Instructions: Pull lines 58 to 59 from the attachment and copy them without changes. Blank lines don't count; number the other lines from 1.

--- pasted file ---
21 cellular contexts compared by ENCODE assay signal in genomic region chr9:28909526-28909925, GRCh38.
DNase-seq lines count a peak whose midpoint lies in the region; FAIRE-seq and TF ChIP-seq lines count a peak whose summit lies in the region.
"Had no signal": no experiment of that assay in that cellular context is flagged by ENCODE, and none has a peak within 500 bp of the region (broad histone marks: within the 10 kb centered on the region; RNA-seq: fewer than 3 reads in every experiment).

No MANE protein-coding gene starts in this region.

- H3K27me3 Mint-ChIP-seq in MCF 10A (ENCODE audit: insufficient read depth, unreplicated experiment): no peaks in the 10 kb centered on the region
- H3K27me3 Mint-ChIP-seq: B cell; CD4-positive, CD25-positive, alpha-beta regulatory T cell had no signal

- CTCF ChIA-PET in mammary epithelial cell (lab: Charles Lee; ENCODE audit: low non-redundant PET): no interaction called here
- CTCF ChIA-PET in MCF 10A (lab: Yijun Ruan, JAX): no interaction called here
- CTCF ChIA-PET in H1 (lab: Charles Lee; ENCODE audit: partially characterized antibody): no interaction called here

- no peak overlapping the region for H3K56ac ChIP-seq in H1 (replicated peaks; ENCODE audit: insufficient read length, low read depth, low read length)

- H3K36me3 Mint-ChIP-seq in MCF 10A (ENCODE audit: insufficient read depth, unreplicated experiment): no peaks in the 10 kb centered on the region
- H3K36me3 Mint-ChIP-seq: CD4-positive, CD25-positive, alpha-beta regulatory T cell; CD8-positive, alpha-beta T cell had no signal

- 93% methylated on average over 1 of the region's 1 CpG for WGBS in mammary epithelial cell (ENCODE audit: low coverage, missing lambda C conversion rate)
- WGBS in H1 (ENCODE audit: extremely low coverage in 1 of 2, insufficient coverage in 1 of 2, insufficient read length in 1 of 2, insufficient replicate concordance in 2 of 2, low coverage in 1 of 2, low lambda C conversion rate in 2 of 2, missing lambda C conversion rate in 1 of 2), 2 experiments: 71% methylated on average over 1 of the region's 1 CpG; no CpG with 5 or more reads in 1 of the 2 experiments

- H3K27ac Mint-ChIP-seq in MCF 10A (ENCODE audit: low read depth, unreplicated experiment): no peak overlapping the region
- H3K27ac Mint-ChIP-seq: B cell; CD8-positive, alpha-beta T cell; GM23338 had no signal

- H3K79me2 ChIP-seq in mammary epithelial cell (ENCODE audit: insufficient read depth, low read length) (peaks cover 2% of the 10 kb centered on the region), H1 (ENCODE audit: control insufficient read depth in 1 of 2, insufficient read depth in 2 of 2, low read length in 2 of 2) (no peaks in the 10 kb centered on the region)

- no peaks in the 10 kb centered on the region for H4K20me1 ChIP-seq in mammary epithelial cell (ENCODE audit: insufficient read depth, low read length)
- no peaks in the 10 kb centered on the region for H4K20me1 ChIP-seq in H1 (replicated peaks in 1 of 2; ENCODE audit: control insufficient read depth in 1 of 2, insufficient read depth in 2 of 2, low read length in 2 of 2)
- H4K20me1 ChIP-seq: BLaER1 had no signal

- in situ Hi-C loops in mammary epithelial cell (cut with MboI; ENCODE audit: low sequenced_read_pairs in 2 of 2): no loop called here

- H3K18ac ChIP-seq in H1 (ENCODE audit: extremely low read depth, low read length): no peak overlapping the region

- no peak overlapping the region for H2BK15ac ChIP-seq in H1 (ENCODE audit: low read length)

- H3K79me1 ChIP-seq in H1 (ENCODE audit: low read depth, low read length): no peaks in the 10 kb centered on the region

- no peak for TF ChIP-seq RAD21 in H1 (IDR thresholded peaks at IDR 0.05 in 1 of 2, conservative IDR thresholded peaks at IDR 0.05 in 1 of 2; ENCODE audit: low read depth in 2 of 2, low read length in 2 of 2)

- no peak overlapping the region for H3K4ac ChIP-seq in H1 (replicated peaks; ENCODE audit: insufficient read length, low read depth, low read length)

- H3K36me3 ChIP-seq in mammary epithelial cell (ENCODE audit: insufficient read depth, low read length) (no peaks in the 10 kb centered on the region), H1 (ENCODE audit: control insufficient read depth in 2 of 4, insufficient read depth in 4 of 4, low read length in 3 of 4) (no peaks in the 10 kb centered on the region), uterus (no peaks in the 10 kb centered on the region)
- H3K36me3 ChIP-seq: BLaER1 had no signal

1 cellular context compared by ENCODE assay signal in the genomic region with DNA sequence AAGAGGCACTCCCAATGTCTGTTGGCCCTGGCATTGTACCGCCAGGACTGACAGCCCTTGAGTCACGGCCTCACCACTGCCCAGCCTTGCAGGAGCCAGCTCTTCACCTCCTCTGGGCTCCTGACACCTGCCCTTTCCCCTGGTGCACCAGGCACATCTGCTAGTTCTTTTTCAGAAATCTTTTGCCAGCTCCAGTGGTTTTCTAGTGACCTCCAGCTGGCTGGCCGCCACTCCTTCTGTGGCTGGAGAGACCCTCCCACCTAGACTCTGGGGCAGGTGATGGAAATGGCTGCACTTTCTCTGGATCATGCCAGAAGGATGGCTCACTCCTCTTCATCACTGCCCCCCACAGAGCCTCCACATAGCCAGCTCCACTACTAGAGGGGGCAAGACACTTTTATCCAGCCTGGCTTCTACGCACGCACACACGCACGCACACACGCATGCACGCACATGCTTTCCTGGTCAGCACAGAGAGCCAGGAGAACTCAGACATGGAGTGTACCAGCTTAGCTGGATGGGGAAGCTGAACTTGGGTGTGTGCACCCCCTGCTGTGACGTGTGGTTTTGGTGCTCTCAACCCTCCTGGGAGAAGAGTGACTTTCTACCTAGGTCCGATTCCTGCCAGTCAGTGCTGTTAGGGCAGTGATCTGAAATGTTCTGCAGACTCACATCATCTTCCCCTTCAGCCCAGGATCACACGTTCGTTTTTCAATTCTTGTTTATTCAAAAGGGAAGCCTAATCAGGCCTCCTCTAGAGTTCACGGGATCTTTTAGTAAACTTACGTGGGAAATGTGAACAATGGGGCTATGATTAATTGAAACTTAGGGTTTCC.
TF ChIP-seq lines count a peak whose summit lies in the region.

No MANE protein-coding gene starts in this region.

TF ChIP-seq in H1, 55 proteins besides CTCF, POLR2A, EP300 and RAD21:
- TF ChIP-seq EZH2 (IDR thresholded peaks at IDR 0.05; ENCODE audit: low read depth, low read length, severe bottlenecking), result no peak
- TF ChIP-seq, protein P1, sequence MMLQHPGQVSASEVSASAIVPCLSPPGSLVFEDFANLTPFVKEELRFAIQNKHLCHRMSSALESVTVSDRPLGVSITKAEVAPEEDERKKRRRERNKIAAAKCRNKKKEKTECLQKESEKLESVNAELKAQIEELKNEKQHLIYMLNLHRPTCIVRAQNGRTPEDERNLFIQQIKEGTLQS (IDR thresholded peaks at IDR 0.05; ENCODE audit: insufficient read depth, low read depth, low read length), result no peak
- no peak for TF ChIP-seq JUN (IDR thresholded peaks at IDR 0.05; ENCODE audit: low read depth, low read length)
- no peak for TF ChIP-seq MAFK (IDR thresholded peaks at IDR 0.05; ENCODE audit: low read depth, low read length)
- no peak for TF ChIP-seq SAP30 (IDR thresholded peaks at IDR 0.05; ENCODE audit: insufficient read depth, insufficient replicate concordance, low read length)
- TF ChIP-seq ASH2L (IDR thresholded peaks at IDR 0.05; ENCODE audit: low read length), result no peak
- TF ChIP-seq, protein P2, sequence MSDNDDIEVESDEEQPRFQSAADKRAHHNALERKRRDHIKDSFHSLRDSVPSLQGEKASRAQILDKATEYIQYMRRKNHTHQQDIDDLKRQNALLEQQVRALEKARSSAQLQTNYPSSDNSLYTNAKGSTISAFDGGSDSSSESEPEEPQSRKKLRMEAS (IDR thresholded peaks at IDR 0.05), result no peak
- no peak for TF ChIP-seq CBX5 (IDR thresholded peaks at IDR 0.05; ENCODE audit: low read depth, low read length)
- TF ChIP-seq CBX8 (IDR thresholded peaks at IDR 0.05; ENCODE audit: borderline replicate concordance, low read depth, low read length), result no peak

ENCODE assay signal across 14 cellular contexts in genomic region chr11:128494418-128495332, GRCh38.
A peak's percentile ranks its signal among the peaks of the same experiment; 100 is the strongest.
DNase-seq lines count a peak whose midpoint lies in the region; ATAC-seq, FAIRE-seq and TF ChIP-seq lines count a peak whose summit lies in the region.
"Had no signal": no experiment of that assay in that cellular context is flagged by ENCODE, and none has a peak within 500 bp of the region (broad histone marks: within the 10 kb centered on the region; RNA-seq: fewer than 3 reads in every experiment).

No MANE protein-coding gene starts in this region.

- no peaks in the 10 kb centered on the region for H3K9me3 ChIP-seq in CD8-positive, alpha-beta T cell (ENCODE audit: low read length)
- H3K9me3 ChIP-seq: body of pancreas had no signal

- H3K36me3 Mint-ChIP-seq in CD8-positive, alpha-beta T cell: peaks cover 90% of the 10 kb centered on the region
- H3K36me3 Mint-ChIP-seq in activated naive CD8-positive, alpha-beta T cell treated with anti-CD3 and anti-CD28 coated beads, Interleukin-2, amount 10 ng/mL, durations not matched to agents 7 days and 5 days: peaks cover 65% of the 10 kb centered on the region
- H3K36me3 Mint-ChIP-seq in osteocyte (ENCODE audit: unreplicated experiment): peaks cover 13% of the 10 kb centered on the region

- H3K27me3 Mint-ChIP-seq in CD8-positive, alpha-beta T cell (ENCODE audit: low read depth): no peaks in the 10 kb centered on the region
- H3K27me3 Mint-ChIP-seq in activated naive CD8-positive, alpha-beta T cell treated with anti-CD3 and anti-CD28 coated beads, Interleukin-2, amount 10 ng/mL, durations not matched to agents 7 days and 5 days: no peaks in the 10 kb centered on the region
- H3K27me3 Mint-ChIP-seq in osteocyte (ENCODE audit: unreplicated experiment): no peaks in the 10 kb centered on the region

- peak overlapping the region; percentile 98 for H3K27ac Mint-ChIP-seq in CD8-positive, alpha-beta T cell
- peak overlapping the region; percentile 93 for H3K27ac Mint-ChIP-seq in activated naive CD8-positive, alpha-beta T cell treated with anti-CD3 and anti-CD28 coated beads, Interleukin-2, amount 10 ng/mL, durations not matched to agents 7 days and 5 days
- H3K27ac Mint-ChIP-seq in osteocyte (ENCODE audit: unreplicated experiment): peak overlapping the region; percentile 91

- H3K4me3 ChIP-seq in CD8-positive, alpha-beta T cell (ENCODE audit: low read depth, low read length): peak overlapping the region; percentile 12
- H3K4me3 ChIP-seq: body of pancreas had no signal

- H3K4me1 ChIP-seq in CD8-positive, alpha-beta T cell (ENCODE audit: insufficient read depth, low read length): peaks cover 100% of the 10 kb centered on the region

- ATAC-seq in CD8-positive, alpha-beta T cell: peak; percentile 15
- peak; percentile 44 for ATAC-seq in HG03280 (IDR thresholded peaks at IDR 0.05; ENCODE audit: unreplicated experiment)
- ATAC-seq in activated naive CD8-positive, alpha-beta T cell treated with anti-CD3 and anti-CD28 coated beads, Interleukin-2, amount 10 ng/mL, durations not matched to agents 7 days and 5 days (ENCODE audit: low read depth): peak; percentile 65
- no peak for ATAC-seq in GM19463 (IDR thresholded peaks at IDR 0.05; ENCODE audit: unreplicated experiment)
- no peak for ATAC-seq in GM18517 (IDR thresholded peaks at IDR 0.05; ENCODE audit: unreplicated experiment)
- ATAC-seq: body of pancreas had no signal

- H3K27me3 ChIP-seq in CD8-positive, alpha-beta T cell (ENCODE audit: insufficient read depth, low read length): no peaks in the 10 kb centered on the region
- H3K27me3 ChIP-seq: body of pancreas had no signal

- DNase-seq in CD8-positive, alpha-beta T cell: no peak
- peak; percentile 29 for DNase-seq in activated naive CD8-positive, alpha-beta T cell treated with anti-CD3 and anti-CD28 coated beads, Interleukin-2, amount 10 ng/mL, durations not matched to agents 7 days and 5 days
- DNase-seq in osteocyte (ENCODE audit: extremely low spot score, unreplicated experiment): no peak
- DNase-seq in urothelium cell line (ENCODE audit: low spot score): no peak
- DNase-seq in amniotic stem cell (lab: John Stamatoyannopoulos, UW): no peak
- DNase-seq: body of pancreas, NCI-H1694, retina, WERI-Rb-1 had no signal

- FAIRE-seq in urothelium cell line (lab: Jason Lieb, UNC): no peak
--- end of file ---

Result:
- H3K4me3 ChIP-seq in CD8-positive, alpha-beta T cell (ENCODE audit: low read depth, low read length): peak overlapping the region; percentile 12
- H3K4me3 ChIP-seq: body of pancreas had no signal